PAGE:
Canang sari are presented at the home and temples for both the Gods and bad spirits. Made primarily of coconut leaves, local flowers, padam (a fragrant native herb used to flavor cakes and drinks) and incense -- the stunning little arrangements sometimes include money, fruit, cigarettes or even a tiny Ritz cracker.
Each woven basket is made by the women in the household (or purchased by a woman at the daily market), and set on the downstairs for the bad spirits and the upper levels for the Gods. There is an attention to balance in all things Balinese: the happy with the sad, each life and its present actions dictating the reincarnation for the next. According to a cab driver we spoke extensively with, "To be bad is to return a tree, to be good is to return an animal, to be extra good is to return as a human with much success" and so the cycle continues.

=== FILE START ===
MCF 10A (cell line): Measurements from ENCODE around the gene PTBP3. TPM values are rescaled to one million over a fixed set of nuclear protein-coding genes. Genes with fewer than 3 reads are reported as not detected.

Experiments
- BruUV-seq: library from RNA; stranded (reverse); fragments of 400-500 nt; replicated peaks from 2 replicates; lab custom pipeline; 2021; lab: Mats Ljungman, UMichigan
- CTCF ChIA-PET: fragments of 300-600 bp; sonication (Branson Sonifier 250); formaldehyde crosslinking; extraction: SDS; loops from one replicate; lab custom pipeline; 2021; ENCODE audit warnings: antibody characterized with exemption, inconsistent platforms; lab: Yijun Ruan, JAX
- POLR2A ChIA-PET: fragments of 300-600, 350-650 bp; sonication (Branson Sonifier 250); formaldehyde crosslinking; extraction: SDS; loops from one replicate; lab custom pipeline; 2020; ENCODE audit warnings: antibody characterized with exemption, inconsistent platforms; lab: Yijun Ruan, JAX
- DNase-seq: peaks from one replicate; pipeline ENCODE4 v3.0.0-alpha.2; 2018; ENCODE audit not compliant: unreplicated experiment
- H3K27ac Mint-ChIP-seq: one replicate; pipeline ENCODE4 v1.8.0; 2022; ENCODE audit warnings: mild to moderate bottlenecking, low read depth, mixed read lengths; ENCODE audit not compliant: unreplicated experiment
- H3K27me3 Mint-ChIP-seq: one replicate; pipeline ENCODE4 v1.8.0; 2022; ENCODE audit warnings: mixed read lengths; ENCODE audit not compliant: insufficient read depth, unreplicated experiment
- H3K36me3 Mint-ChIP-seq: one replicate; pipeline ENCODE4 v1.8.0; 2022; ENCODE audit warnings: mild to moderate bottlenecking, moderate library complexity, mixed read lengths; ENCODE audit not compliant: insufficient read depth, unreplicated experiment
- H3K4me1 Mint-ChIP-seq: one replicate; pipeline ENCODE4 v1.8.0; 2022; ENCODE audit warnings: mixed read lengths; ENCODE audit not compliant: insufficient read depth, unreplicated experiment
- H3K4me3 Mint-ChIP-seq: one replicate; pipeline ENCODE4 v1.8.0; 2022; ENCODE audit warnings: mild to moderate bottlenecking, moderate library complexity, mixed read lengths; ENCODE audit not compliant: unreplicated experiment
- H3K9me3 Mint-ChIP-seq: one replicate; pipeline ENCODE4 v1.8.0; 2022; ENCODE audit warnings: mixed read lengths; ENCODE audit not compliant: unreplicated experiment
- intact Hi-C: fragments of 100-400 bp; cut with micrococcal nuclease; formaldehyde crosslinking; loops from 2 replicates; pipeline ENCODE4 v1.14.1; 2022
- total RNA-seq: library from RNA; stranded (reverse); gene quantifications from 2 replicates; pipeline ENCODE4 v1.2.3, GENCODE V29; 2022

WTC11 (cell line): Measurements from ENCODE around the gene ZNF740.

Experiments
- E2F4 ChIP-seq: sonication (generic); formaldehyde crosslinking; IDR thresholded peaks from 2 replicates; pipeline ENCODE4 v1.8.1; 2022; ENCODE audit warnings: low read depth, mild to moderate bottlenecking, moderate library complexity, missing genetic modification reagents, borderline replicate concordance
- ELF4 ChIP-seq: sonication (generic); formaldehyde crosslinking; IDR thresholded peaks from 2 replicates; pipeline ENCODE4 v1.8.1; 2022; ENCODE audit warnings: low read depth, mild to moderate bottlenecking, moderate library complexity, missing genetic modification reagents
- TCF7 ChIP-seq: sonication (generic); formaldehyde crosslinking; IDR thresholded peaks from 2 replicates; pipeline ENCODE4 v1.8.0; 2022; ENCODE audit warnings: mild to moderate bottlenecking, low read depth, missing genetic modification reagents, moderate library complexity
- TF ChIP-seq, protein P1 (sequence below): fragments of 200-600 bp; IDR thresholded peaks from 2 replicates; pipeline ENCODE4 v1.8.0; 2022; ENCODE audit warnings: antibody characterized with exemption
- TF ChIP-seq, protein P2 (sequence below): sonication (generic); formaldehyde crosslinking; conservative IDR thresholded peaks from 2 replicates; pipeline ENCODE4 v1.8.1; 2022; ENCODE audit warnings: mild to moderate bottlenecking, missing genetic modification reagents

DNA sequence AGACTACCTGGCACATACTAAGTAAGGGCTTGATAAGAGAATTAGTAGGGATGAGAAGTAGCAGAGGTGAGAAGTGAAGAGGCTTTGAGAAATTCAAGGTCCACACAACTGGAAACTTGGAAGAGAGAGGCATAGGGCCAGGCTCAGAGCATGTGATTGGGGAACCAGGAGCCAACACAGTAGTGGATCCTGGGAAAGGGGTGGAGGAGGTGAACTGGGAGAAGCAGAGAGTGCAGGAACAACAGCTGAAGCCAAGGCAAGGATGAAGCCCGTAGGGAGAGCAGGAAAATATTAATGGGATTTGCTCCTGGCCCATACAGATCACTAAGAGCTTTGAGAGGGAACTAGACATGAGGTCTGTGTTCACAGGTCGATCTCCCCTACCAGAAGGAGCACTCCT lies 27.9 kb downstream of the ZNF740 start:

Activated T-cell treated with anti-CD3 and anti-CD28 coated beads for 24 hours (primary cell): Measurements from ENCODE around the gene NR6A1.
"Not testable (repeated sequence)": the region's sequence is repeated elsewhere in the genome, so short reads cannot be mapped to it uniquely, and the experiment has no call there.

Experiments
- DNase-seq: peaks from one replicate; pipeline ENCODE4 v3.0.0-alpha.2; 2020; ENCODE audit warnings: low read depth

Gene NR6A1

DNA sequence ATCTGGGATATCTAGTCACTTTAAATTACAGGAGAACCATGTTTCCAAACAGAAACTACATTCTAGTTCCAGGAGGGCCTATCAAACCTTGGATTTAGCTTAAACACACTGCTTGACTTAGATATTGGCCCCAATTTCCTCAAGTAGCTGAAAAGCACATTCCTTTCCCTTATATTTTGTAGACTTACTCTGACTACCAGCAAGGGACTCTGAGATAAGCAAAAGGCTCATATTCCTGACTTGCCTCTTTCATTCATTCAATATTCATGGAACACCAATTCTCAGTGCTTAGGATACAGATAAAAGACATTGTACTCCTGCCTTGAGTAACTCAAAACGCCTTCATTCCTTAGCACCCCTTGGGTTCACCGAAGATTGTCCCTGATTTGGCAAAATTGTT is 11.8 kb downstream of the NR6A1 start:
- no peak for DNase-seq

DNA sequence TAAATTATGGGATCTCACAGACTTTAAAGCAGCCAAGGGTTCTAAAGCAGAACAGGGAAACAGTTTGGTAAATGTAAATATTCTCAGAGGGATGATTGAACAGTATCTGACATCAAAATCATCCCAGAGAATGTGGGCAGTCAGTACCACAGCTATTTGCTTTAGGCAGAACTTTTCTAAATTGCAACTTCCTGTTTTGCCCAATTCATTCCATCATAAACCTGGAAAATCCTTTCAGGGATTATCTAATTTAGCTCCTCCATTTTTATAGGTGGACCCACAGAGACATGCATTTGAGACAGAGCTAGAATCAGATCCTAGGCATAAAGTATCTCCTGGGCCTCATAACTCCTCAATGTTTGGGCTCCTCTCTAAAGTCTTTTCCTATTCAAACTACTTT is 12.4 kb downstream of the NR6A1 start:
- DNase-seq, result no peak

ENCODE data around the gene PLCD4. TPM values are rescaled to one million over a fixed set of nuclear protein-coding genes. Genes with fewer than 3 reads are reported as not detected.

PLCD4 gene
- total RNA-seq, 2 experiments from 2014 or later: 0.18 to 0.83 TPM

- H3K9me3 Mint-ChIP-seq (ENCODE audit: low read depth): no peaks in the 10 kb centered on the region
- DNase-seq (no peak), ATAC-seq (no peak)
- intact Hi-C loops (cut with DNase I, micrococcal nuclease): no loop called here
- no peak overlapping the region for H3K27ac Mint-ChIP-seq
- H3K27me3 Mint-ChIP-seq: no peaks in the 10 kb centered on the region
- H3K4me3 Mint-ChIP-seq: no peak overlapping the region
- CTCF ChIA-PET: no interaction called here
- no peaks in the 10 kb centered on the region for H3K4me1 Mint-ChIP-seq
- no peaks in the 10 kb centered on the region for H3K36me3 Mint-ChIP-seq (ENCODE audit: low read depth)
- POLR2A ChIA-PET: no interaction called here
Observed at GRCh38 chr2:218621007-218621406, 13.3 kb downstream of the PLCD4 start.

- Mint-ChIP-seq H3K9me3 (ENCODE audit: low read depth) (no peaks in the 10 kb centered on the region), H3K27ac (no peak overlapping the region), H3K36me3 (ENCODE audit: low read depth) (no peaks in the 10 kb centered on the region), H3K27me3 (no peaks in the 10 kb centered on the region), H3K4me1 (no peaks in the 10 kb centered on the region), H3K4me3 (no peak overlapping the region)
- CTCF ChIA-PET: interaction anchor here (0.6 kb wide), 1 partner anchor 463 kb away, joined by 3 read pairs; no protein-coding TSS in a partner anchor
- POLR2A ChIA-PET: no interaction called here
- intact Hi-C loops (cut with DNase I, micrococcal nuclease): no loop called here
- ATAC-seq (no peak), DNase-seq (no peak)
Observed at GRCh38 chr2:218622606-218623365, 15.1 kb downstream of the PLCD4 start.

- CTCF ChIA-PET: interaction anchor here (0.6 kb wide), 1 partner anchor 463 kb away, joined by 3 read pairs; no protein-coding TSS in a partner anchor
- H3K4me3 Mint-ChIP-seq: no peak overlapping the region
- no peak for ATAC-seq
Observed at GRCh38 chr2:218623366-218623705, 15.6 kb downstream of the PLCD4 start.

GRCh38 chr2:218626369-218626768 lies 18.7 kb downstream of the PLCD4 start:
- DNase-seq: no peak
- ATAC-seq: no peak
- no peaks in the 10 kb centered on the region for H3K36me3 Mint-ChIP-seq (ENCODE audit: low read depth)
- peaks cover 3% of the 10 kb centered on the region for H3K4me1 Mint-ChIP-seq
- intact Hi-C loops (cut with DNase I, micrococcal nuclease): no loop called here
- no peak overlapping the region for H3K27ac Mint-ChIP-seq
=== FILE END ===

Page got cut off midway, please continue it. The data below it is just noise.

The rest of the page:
What I love about the canang sari is the little gesture of beauty within the everyday. They don't take long to make, all the materials are of the Earth and return to the earth when they shrivel up in the heat. The long-forgotten ones at small neighborhood temples were indeed my favorites, in their brittlely decomposed state. There was something imperfect and humble, yet striking about the balance of dead flowers and coconut husk.
I've tried to take this spirit with me, this attention to plucking a few natural elements and creating a display to usher in good vibes for us for the day . . . It takes work, but it is such a joyful activity and leaves me in a meditative state. Will show some of those soon. For now, enjoy the abundance of these offerings from Bali.